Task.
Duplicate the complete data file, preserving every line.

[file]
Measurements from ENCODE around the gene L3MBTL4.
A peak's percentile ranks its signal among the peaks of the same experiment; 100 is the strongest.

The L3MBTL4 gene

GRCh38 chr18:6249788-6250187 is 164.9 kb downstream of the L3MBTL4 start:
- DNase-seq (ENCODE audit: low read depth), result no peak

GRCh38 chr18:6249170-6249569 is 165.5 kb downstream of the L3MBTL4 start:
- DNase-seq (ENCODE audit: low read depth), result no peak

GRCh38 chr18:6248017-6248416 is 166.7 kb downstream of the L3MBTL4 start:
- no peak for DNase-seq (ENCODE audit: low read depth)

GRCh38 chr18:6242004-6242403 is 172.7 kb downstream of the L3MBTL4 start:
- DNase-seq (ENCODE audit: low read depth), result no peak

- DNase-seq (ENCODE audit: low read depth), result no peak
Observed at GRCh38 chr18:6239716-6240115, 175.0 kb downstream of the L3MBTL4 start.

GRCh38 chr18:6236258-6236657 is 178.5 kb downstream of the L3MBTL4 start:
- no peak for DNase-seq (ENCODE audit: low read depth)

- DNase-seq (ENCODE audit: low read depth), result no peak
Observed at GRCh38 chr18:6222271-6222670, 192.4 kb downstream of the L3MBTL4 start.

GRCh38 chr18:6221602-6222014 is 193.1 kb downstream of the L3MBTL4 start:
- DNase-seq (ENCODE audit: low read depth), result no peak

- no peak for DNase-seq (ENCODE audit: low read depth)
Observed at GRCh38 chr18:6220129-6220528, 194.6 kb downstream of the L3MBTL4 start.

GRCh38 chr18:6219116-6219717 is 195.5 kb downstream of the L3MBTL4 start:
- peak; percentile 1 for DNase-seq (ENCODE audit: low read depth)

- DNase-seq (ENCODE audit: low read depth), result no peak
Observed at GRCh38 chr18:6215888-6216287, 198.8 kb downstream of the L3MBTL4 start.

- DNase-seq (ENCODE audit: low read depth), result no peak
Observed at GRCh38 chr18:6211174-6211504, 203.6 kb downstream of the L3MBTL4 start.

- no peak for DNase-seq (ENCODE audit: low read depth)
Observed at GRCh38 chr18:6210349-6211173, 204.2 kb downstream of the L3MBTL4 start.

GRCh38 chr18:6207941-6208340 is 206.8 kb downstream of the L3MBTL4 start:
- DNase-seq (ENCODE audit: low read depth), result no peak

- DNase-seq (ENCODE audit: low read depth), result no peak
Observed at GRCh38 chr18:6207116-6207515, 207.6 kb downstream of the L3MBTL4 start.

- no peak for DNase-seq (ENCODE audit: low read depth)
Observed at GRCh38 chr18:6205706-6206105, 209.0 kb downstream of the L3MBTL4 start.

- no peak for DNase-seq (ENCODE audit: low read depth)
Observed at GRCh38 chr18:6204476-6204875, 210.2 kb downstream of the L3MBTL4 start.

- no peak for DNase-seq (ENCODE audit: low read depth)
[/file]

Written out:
Measurements from ENCODE around the gene L3MBTL4.
A peak's percentile ranks its signal among the peaks of the same experiment; 100 is the strongest.

The L3MBTL4 gene

GRCh38 chr18:6249788-6250187 is 164.9 kb downstream of the L3MBTL4 start:
- DNase-seq (ENCODE audit: low read depth), result no peak

GRCh38 chr18:6249170-6249569 is 165.5 kb downstream of the L3MBTL4 start:
- DNase-seq (ENCODE audit: low read depth), result no peak

GRCh38 chr18:6248017-6248416 is 166.7 kb downstream of the L3MBTL4 start:
- no peak for DNase-seq (ENCODE audit: low read depth)

GRCh38 chr18:6242004-6242403 is 172.7 kb downstream of the L3MBTL4 start:
- DNase-seq (ENCODE audit: low read depth), result no peak

- DNase-seq (ENCODE audit: low read depth), result no peak
Observed at GRCh38 chr18:6239716-6240115, 175.0 kb downstream of the L3MBTL4 start.

GRCh38 chr18:6236258-6236657 is 178.5 kb downstream of the L3MBTL4 start:
- no peak for DNase-seq (ENCODE audit: low read depth)

- DNase-seq (ENCODE audit: low read depth), result no peak
Observed at GRCh38 chr18:6222271-6222670, 192.4 kb downstream of the L3MBTL4 start.

GRCh38 chr18:6221602-6222014 is 193.1 kb downstream of the L3MBTL4 start:
- DNase-seq (ENCODE audit: low read depth), result no peak

- no peak for DNase-seq (ENCODE audit: low read depth)
Observed at GRCh38 chr18:6220129-6220528, 194.6 kb downstream of the L3MBTL4 start.

GRCh38 chr18:6219116-6219717 is 195.5 kb downstream of the L3MBTL4 start:
- peak; percentile 1 for DNase-seq (ENCODE audit: low read depth)

- DNase-seq (ENCODE audit: low read depth), result no peak
Observed at GRCh38 chr18:6215888-6216287, 198.8 kb downstream of the L3MBTL4 start.

- DNase-seq (ENCODE audit: low read depth), result no peak
Observed at GRCh38 chr18:6211174-6211504, 203.6 kb downstream of the L3MBTL4 start.

- no peak for DNase-seq (ENCODE audit: low read depth)
Observed at GRCh38 chr18:6210349-6211173, 204.2 kb downstream of the L3MBTL4 start.

GRCh38 chr18:6207941-6208340 is 206.8 kb downstream of the L3MBTL4 start:
- DNase-seq (ENCODE audit: low read depth), result no peak

- DNase-seq (ENCODE audit: low read depth), result no peak
Observed at GRCh38 chr18:6207116-6207515, 207.6 kb downstream of the L3MBTL4 start.

- no peak for DNase-seq (ENCODE audit: low read depth)
Observed at GRCh38 chr18:6205706-6206105, 209.0 kb downstream of the L3MBTL4 start.

- no peak for DNase-seq (ENCODE audit: low read depth)
Observed at GRCh38 chr18:6204476-6204875, 210.2 kb downstream of the L3MBTL4 start.

- no peak for DNase-seq (ENCODE audit: low read depth)